Did I mention that the city threw $1.3 million in incentives at the developers? Color me jaded, but I don't buy any of the hoopla about the proposed Town Center redux. I don't think it is going to be anything more than a taxpayer gift to a bunch of developers.
Wal-Mart brings in a lot of traffic, and noise. A group of people trying to get signatures for a recall petition back in the mid-90s did an unofficial survey. 85% of the people going in to Wal-Mart were NOT from Poway. Almost every one of them drove to Wal-Mart in their car. From their homes to the freeway. On the freeway, to Scripps Poway Parkway or Poway Rd. And then on to Wal-Mart. Add to that all the Wal-Mart trips from Powegians and from the folks in Ramona, and it adds up to a lot of traffic. It would have been more appropriate to locate a venue that attracts so much traffic up in the industrial park rather than in downtown Poway, especially now that Poway is trying to build a lot of multi-family housing in the center of town.
There is something about shopping at Wal-Mart, or any big box store that affects the psyche. There is just so much to try to tune out, from dodging cars and shopping carts in the parking lot, to the gum-stained apron, the security cameras, the immense amount of stuff to buy, the long lines at check out, and the final, visual shake-down to see if you are stealing anything. The big box shopping experience is impersonal, frustrating and competitive. Maybe that is why so many people seem to be constantly talking on their cell phones. I used to think they were just plain rude, but perhaps they are just trying to maintain personal connections in a hostile environment.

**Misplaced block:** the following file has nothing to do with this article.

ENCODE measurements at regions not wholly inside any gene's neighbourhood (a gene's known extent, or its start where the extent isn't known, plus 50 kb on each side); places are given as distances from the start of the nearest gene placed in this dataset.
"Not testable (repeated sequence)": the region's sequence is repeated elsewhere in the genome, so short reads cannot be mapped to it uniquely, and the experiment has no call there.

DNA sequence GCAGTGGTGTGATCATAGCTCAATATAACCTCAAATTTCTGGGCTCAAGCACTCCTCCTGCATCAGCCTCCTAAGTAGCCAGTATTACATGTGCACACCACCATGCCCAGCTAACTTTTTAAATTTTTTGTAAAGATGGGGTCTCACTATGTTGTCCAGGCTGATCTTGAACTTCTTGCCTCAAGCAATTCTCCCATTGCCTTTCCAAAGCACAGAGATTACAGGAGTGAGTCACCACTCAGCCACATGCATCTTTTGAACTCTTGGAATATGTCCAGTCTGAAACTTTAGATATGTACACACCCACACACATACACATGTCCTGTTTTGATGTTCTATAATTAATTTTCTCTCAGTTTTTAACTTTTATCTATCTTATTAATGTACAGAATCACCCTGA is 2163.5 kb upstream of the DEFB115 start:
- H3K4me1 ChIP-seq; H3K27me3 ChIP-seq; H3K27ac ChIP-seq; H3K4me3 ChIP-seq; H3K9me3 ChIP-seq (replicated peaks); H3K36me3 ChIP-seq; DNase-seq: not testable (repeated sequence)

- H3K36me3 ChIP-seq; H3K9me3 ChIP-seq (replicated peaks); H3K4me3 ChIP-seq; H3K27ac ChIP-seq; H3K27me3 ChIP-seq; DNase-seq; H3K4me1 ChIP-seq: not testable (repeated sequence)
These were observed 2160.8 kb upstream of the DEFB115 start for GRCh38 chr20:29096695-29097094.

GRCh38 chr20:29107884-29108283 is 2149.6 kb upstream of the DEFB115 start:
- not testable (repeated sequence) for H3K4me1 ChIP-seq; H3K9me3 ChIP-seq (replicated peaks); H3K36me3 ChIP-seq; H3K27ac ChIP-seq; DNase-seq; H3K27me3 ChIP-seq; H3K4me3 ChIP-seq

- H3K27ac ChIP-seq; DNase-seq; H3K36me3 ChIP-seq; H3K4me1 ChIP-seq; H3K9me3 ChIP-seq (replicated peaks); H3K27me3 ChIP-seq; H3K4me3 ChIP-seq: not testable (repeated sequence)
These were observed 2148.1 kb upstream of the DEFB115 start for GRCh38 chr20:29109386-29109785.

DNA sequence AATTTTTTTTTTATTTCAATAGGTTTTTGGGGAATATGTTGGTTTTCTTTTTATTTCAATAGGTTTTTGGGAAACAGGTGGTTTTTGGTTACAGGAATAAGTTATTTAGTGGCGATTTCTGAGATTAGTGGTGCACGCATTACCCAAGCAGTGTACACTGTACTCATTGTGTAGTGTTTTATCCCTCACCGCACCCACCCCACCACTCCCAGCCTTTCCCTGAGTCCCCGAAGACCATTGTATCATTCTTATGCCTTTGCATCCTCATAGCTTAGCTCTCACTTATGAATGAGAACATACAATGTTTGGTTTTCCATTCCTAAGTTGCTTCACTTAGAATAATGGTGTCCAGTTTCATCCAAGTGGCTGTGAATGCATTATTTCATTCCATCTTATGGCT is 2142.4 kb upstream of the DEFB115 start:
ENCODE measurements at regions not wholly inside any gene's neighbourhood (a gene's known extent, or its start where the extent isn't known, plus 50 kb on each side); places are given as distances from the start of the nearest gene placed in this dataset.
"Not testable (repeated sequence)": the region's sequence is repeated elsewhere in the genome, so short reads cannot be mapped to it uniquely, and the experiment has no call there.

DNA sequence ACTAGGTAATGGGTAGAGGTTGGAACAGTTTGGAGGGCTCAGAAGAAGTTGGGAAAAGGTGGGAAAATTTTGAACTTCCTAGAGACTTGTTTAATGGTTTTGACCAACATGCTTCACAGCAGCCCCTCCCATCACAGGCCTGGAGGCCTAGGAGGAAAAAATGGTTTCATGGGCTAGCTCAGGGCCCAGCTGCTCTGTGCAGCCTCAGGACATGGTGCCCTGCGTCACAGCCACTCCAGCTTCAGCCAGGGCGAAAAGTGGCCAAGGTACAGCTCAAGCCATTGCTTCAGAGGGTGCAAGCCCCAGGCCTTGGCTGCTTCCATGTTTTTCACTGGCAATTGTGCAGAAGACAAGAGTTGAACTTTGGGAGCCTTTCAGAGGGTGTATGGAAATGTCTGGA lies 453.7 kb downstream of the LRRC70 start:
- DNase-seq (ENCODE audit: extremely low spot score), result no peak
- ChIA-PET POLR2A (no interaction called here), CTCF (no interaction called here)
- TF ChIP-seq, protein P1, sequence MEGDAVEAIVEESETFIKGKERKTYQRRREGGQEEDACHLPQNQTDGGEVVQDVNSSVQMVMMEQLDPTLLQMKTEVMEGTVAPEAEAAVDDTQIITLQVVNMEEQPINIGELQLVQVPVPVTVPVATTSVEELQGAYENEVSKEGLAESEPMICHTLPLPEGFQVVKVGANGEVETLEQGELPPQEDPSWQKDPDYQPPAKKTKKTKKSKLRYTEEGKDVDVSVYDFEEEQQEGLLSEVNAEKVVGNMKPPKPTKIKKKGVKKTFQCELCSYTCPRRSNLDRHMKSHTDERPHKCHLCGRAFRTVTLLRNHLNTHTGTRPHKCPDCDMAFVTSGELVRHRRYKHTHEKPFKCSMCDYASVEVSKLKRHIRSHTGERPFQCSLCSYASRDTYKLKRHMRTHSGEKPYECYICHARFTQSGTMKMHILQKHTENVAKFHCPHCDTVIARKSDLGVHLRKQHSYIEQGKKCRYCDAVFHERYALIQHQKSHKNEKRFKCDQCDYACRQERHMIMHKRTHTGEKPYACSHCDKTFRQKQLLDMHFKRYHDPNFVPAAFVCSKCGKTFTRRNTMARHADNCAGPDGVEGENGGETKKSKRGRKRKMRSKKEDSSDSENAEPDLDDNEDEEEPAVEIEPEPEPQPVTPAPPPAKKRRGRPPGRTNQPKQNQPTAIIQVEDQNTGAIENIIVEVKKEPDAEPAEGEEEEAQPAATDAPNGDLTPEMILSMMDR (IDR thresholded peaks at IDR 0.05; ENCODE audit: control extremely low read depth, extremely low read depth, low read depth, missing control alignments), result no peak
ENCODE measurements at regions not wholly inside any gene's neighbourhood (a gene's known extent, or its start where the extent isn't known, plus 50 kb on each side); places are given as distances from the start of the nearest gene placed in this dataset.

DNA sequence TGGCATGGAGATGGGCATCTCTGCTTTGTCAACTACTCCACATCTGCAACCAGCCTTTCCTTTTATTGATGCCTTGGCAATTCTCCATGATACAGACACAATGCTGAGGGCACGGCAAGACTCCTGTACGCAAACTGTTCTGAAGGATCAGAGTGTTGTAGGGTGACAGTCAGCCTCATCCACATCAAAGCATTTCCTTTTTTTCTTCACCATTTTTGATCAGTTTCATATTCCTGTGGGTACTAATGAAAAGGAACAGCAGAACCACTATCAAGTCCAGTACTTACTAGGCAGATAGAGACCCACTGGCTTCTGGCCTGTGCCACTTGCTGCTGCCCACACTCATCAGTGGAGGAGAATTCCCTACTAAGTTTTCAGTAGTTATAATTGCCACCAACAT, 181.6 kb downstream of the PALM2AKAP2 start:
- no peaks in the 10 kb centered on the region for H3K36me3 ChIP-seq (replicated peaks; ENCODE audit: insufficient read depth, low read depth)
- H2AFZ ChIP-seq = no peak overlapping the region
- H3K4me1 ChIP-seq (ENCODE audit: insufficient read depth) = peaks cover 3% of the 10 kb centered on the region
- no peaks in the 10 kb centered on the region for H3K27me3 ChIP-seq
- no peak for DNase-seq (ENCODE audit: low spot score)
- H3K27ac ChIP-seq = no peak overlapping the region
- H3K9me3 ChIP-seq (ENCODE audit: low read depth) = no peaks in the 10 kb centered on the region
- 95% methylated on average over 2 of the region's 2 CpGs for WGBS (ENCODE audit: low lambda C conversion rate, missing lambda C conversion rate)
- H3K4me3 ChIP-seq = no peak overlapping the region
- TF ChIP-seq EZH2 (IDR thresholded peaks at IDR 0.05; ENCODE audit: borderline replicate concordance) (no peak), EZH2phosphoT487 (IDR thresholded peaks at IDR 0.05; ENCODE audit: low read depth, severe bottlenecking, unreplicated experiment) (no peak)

Remember the 141 day supermarket strike in 2004? The grocery chains insisted they needed to pay cheaper wages and fewer benefits in order to compete with the Supercenter Wal-Marts. The end result was a two-tier pay structure where new employees would get lower pay and fewer benefits. It's a race to the bottom. Thanks, Wal-Mart. Now the grocery stores have lots of turnover. I don't think they can keep anybody working in the bakery section at Vons on Poway Rd for more than a couple of weeks. Hot bread at five? It is rare that the bakery is even staffed in the evening.
I miss Plow-Boys. I shopped there for all my fruits and veggies during the strike and I continued to shop there afterwards because they had the best prices and best ambiance of any grocery store in town. What is really strange is that Plow-Boys wasn't driven out because they couldn't compete; they were driven out because Wal-Mart wanted the space where they were located. It is becoming a recurring theme in this town; long time, successful businesses are driven out because somebody else has a hankering for that property. Considering all the commercial vacancies on Poway Rd, you gotta wonder whose brilliant idea it is to push out businesses that seem to be making it on their own, without government subsidies.
The video below shows the exponential growth of Wal-Mart across the country. I find this very, very scary. It's not just all the lives and communities that have been impacted. It's not just that for every Supercenter that opens, 2 grocery stores close or that Wal-Mart is the largest private employer and most of their employees are not making a living wage. What really scares me is that Wal-Mart's business model is unsustainable. When something this big pops, it is going to be devastating to the entire country.
The Diffusion of Wal-Mart and Economies of Density